Rubbing is an old art form used to rustically duplicate or copy a hard raised surface such as a headstone or monument. Use our step-by-step tutorial and try it on your next project.
- Thin Bodied Paper: Thin is best for this technique using such papers as newsprint or copier paper
- Wax Crayons: Wax crayons work the best, but you can also try pencil, pastels, oil pastels, and crayons.
- Low Tack Tape: This is used to hold the paper in place.
- Permission: It is best to ask permission before doing a rubbing on a public or private item. This is especially important for older tombstones/headstones. You can damage crumbing stone during a rubbing.
Step by Step
- Optional: Clean the surface you wish to rub by gently wiping with a paper towel and water. Do Not Use Soap Of Any Kind on public or private property.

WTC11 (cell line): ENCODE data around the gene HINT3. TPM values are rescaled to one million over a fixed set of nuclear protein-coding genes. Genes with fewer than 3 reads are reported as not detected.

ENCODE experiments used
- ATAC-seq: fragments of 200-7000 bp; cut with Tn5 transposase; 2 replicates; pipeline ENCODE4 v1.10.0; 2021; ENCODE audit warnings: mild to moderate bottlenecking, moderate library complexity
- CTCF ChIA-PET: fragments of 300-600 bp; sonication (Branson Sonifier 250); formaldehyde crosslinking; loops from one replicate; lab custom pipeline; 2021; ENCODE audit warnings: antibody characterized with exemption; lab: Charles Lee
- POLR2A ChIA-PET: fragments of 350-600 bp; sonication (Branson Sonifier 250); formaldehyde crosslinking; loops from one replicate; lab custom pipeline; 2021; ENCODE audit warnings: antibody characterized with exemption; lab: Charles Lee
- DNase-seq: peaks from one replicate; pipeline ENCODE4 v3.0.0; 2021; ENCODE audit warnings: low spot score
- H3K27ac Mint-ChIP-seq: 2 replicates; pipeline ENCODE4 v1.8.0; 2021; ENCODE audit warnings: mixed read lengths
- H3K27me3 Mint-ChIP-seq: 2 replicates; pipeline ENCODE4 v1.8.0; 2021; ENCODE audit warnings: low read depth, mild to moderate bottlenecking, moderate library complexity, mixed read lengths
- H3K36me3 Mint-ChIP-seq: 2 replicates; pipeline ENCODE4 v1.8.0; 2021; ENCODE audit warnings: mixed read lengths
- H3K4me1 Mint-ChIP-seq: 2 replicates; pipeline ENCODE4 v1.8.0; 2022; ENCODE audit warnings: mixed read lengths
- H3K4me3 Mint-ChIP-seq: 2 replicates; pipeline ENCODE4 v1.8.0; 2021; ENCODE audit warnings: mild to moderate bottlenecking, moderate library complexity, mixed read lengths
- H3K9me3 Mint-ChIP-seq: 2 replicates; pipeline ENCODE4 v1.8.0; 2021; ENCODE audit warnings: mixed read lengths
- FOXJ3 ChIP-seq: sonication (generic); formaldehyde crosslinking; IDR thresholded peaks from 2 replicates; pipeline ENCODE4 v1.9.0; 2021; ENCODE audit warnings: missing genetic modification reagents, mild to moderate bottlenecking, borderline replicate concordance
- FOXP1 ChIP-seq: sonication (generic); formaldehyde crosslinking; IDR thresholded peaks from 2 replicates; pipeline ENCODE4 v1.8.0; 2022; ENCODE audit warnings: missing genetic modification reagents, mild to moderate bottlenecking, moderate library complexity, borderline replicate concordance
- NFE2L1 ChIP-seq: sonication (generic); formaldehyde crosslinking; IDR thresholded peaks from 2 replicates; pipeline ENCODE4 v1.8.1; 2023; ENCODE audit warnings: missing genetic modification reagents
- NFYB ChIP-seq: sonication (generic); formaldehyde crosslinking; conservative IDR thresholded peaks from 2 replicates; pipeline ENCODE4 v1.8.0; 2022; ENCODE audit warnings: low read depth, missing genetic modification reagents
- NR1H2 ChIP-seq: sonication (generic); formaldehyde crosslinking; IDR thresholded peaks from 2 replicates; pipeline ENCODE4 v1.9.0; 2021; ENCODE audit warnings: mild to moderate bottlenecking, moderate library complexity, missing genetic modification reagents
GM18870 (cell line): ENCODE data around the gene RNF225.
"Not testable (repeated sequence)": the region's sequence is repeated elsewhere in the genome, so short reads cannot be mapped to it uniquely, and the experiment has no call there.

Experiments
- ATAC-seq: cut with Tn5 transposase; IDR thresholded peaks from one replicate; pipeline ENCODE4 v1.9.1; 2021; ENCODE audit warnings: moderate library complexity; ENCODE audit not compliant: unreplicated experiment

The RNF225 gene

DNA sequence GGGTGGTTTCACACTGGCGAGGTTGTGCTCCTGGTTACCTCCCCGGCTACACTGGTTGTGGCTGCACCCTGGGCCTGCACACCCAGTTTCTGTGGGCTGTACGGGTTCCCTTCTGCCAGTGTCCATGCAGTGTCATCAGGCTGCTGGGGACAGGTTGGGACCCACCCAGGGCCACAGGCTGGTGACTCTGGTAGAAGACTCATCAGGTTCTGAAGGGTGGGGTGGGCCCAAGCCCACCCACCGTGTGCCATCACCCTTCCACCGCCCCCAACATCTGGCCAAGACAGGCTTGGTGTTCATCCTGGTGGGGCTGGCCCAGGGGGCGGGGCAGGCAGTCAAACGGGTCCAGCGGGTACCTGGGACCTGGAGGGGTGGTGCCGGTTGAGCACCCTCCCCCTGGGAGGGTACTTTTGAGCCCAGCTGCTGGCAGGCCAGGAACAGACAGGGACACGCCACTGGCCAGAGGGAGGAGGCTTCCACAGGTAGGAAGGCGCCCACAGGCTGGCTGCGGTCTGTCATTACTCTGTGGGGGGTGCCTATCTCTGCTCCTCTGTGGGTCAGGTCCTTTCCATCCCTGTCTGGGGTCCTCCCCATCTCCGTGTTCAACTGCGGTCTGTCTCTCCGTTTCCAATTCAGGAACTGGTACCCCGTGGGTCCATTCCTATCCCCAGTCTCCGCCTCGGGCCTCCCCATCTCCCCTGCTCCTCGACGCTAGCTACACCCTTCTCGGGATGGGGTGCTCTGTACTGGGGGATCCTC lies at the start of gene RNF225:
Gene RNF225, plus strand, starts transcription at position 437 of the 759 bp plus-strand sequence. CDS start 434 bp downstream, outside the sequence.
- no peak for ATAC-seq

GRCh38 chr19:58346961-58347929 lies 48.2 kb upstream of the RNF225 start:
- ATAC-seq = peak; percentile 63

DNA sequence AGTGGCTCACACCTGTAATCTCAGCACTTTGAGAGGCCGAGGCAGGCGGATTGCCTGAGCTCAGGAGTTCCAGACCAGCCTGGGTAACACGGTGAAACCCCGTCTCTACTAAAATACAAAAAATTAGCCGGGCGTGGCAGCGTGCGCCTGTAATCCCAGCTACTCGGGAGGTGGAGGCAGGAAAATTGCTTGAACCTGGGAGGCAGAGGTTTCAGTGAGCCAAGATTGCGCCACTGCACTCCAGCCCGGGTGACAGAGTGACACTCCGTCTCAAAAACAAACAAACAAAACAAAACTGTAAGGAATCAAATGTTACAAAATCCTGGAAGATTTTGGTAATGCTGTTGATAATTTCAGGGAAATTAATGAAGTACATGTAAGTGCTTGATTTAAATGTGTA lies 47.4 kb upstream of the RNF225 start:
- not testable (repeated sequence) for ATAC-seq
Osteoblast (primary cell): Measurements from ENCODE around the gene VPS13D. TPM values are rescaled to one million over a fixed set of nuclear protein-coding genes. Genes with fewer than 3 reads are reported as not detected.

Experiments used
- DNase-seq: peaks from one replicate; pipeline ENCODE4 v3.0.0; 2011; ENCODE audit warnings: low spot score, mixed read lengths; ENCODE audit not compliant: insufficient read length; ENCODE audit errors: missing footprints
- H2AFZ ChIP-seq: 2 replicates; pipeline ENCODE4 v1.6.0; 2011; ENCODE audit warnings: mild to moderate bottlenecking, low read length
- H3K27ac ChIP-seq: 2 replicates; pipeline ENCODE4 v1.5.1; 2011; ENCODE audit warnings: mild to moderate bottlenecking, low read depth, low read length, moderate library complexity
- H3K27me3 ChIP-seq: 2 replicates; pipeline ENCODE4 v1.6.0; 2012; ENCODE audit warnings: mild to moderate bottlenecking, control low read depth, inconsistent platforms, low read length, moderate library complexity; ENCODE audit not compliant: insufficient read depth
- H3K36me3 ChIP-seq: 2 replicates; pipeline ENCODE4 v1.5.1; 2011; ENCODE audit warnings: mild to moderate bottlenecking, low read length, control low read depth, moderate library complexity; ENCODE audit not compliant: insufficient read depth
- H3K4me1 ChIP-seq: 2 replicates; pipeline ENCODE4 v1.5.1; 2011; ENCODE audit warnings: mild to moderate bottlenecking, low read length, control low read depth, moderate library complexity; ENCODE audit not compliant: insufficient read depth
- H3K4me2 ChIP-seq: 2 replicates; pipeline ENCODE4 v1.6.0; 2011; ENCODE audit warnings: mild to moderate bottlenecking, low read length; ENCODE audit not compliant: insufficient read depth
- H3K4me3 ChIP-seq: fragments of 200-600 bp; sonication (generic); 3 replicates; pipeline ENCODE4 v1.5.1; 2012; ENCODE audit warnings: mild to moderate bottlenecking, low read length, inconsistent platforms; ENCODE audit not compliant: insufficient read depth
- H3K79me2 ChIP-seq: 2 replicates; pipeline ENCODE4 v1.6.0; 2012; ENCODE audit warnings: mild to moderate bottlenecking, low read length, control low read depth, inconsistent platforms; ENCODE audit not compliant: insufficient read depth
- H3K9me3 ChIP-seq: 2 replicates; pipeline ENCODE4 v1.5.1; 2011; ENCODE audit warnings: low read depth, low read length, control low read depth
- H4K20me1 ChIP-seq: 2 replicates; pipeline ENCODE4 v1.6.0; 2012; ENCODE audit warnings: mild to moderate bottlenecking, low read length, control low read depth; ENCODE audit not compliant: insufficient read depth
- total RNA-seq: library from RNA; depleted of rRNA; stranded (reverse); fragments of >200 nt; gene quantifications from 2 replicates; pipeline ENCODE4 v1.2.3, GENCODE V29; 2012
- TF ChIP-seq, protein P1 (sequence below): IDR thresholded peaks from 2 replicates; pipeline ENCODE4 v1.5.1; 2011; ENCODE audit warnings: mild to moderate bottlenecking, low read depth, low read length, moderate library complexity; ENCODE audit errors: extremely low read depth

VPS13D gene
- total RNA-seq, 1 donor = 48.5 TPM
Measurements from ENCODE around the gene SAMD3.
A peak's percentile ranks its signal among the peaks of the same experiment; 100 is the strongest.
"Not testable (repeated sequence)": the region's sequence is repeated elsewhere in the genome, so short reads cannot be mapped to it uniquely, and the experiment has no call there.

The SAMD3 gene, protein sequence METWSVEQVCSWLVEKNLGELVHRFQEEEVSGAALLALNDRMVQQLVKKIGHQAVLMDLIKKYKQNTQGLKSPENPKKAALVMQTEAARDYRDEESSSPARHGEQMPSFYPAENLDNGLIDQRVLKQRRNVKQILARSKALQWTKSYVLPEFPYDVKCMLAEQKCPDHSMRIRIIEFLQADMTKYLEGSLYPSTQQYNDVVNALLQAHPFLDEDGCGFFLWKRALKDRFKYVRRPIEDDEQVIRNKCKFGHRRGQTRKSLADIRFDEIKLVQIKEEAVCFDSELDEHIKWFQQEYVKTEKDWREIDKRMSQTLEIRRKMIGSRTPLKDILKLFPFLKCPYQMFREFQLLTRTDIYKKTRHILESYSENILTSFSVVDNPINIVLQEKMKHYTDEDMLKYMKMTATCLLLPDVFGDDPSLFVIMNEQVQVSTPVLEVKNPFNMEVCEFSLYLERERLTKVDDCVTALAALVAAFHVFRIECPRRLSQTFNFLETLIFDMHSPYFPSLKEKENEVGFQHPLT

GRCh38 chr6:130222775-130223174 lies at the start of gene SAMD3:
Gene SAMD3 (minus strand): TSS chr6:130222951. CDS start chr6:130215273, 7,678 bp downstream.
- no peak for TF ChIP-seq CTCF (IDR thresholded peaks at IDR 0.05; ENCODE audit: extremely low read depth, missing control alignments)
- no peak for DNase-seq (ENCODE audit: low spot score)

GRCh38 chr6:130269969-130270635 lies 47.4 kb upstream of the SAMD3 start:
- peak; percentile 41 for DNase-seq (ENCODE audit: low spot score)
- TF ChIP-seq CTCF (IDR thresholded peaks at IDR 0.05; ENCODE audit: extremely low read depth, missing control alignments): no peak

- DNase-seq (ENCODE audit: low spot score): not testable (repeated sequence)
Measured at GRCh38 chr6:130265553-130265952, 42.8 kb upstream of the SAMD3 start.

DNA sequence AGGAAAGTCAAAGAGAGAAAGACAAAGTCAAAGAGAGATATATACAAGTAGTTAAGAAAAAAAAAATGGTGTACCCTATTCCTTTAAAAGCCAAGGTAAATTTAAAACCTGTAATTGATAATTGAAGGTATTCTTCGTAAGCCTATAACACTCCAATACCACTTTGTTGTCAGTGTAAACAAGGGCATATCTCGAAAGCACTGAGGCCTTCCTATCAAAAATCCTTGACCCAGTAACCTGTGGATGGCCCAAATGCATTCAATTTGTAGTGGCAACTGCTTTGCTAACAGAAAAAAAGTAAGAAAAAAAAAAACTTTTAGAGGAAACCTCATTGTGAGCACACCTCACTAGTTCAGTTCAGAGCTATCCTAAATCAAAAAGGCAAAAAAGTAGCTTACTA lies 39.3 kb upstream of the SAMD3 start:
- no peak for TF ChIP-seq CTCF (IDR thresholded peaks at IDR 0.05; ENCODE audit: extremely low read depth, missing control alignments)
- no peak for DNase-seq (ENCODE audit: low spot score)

- Cover surface with thin paper and tack in place with tape.
- Hold rubbing tool (crayon, pencil, etc) almost flat against the paper. Pastels need to be flat on the surface.
- Gently rub over the image until outline of image or words starts to appear and continue rubbing until you’ve covered the entire area you wish to rub.
- Finish with a fixative or sealant if desired. Pastels require a fixative or the chalk will rub off over time.
- The image is rarely crisp, clear or clean. That is the nature of rubbings.
- You can “clean up” the rubbing with an art eraser. Most experts recommend a knead-able eraser for the job.
- Experiment with color. Do a black and white rubbing, and then do it with a single color, then one with several colors.
- Pastels effect is a bit murky and more smudged. Pencils are crisper while crayon appears more solid. Again, experiment with several of the mediums.
- Rubbings make great background papers and also serve as memorabilia.
Maria Nerius is the author of Creating Your Family Heritage Scrapbook: From Ancestors to Grandchildren, Your Complete Resource and Idea Book for Creating a Treasured Heirloom.